What science has learned is that unfortunately 70% to 85% of these repetitive thoughts are negative or have a negative connotation. If we're repeating the same thoughts many, many times a day and many of those thoughts have a negative bias, you can see how our thinking may in fact be tripping us up.

 

2. Who exactly are you trying to convince?

 Larry Burkett famously said, “We buy things we don’t need, with money we don’t have, to impress people we don’t like.”. Fear and pride are real things and play into our behavioral decision making each and every. What are some ideas that you might implement to counter some of your most common financial soothing mechanisms?

 

3. Take the helm; this is your ship.

 You’re worried about some things, and we get it…you’re not alone.  We have all faced financial distress…no matter how much money we have, our career choice or what stage of life we happen to be in. To give just a few examples which reflect American workers: The American Psychological Association’s survey on stress determined that 72% of American adults are stressed about money, at least some of the time and 26% are stressed about money most or all of the time. And factors like being female or being a parent increases the likelihood that you feel stress around money. 

In a separate report, it was found that 60% of American workers distress over financial issues impacts their ability to focus at work and has caused 1 in 3 of us to miss or be late for work because of their financial situation.

Money impacts every single area of our lives, with our work, our families and that stress certainly isn’t doing our health any favors.  So, how do we fix it?  Well it starts with our thinking.  So much so, that much of our lives are pre-occupied with negative thoughts about money.  And by allowing those thoughts to exist, we allow no space for creating solutions.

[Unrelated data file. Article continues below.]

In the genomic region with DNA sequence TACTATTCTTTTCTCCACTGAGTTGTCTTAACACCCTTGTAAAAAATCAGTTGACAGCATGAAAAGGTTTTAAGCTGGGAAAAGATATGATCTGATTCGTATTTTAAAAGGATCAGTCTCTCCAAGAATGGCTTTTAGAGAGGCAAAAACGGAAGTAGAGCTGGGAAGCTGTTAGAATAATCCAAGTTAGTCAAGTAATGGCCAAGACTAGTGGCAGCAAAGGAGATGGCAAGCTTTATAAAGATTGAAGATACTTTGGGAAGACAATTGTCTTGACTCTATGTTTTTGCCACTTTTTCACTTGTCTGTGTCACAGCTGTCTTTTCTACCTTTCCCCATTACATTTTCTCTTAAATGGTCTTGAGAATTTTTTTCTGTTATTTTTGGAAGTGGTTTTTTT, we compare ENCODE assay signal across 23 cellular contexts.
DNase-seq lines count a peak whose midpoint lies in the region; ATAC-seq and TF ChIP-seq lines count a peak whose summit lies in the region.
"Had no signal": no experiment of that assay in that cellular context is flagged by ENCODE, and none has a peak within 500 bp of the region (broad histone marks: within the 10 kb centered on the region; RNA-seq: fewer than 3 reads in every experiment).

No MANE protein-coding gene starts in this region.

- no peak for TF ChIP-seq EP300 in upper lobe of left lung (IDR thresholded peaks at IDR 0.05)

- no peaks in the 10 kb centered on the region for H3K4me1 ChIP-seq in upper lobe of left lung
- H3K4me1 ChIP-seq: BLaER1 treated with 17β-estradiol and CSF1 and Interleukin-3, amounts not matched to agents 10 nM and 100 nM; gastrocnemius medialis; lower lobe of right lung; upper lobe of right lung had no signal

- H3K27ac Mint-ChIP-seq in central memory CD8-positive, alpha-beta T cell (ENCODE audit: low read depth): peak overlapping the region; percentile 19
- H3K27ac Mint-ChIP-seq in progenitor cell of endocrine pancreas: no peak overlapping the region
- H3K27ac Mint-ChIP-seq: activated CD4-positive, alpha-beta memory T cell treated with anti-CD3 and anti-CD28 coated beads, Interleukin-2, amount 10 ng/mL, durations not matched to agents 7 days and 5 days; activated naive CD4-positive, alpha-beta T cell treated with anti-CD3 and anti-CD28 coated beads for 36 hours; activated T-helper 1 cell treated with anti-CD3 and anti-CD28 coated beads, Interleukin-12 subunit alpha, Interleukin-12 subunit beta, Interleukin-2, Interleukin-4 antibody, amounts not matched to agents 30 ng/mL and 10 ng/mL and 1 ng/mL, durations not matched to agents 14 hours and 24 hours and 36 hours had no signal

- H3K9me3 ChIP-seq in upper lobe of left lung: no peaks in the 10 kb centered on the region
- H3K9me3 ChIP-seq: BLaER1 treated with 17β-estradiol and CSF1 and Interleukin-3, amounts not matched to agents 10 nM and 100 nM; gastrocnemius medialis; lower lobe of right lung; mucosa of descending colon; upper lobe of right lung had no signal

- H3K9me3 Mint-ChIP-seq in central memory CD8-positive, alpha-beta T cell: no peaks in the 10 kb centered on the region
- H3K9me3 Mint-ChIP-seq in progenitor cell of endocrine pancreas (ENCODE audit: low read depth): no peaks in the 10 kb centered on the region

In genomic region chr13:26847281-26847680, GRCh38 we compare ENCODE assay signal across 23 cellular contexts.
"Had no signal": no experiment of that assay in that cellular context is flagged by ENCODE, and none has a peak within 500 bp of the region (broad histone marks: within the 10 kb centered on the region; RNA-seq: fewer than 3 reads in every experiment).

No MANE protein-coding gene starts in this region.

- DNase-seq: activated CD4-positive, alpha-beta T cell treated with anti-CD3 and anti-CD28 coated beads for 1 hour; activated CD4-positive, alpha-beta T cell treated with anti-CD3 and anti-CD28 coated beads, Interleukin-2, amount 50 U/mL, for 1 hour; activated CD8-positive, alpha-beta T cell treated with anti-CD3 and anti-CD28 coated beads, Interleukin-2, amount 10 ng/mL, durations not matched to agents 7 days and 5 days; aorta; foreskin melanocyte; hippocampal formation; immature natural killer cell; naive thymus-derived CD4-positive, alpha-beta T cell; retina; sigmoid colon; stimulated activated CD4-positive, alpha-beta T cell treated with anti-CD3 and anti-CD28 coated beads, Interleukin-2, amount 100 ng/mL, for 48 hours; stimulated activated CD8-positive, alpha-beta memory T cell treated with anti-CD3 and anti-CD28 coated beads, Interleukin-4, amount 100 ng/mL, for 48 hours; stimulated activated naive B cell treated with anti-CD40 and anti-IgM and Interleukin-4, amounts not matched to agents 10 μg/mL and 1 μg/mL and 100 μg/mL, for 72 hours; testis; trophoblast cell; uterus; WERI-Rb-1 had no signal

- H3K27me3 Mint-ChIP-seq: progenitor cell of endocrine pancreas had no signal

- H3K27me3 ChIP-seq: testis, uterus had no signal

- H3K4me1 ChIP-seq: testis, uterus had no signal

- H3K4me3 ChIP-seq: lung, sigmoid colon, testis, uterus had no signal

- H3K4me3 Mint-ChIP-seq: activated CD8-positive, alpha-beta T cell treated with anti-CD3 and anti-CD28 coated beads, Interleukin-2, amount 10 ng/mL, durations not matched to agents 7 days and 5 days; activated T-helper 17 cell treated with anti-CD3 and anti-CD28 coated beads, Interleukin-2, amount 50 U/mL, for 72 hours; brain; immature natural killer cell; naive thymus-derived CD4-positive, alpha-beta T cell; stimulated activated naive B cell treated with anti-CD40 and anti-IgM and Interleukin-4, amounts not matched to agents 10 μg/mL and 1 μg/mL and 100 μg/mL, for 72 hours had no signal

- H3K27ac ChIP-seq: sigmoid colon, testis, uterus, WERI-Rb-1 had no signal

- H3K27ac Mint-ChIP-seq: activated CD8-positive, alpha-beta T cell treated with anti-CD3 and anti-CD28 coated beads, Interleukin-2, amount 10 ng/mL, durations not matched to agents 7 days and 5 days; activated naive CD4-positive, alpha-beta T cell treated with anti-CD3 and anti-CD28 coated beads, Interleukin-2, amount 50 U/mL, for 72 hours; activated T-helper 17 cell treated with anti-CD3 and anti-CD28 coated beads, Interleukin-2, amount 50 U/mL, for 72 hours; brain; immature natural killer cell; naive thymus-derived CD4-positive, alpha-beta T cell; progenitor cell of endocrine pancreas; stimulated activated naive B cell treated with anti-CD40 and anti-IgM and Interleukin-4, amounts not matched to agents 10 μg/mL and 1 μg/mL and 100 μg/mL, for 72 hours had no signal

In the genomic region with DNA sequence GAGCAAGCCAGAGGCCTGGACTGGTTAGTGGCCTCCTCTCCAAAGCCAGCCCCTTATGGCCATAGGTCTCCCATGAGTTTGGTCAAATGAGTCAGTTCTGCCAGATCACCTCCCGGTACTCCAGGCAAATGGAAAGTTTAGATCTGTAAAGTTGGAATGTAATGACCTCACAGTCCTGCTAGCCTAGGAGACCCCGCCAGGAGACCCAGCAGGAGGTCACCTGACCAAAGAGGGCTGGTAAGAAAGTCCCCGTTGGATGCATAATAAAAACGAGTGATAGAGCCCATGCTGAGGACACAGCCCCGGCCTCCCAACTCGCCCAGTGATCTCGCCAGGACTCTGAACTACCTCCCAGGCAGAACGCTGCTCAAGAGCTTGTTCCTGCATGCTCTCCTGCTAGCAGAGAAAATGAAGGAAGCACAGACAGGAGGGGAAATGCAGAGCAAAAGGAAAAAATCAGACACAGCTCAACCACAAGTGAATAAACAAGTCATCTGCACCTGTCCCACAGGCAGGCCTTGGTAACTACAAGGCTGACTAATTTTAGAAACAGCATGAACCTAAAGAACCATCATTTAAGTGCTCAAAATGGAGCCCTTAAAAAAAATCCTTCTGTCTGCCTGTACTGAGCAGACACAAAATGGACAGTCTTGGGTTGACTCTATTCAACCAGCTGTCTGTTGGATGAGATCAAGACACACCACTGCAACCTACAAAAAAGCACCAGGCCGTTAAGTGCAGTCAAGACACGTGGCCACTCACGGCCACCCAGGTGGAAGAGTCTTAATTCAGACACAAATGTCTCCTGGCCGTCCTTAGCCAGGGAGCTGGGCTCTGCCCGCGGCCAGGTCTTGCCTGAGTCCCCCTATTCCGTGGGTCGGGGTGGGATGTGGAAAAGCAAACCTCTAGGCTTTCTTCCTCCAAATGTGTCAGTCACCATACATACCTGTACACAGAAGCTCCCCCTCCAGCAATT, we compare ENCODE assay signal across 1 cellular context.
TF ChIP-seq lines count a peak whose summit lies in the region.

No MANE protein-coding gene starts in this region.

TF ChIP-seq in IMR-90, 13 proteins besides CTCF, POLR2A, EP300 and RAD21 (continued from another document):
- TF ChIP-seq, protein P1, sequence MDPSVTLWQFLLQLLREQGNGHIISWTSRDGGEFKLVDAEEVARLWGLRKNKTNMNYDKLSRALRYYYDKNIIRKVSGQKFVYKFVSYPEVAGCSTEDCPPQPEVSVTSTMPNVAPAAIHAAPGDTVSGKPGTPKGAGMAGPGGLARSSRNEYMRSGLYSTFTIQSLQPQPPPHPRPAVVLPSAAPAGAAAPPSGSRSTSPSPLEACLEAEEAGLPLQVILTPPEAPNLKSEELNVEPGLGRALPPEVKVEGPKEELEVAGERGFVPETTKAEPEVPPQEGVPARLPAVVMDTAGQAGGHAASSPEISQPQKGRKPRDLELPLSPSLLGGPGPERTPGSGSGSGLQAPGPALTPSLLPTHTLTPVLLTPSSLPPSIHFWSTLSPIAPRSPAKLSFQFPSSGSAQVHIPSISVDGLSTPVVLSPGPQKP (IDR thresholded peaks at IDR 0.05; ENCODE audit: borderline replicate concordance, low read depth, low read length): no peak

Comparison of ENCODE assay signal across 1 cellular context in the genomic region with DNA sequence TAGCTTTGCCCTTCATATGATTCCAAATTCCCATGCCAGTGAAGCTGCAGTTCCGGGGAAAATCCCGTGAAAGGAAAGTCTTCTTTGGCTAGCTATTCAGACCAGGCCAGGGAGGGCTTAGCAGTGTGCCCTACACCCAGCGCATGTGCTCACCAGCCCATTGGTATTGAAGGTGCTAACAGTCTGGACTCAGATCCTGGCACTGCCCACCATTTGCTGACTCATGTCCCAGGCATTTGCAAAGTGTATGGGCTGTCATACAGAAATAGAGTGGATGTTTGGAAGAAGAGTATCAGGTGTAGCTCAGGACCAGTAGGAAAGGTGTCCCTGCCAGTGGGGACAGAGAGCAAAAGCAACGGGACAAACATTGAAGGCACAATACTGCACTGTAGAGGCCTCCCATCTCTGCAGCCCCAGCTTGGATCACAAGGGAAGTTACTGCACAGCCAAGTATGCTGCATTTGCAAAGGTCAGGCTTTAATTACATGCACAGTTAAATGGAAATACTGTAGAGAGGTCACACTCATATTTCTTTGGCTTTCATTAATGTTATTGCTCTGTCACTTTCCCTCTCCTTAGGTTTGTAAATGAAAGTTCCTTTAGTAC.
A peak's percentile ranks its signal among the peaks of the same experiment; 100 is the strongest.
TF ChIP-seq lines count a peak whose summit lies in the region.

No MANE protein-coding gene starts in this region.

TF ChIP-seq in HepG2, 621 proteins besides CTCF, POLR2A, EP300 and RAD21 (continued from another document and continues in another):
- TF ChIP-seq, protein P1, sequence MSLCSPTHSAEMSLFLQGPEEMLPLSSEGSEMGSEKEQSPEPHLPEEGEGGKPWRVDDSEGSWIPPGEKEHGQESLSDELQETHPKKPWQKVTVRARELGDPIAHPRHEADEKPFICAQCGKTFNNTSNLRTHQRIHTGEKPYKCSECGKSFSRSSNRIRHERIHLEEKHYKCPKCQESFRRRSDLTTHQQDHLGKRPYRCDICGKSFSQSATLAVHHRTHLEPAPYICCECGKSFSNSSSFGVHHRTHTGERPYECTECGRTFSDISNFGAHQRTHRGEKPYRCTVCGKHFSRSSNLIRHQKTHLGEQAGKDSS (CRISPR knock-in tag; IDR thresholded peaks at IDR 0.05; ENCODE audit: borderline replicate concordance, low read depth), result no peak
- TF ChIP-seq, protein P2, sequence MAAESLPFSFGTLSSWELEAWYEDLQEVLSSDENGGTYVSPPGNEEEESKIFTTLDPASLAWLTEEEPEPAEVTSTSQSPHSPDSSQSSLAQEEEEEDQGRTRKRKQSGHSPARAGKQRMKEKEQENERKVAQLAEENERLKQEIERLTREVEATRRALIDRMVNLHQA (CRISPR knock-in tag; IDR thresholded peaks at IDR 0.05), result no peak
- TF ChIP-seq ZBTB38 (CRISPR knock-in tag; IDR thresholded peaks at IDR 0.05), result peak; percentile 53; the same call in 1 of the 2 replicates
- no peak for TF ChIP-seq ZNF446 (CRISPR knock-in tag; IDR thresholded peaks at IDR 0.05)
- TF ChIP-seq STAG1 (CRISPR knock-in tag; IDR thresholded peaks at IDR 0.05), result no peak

Please don’t misunderstand, financial wellness is not some mumbo-jumbo, positive self-talk solution…instead it’s about real life, practical application that you can implement right away.  

Remember, financial wellness isn’t just about education, it’s about taking action…and sometimes that action is simply making a decision. Oftentimes, the first decision is what we chose to think or believe about money, which will then create healthier financial behaviors.

National Wellness Institute + Foundation for Financial Wellness

The National Wellness Institute has partnered with the Foundation for Financial Wellness (FFW) to develop financial wellness trainings.


Brent HinesBrent Hines, CFWE, CFWC is the founder and Chairman of the educational non-profit, Foundation for Financial Wellness. The Foundation’s mission is to improve people’s lives by empowering them with the knowledge and the motivation to take control of their financial lives. The Foundation’s curriculum is rooted in the principles of Behavioral Finance which makes every class topic taught by the Foundation unique, innovative and extremely valuable.


Tags:  Education  Finance  Financial Wellness 

Share |
PermalinkComments (0)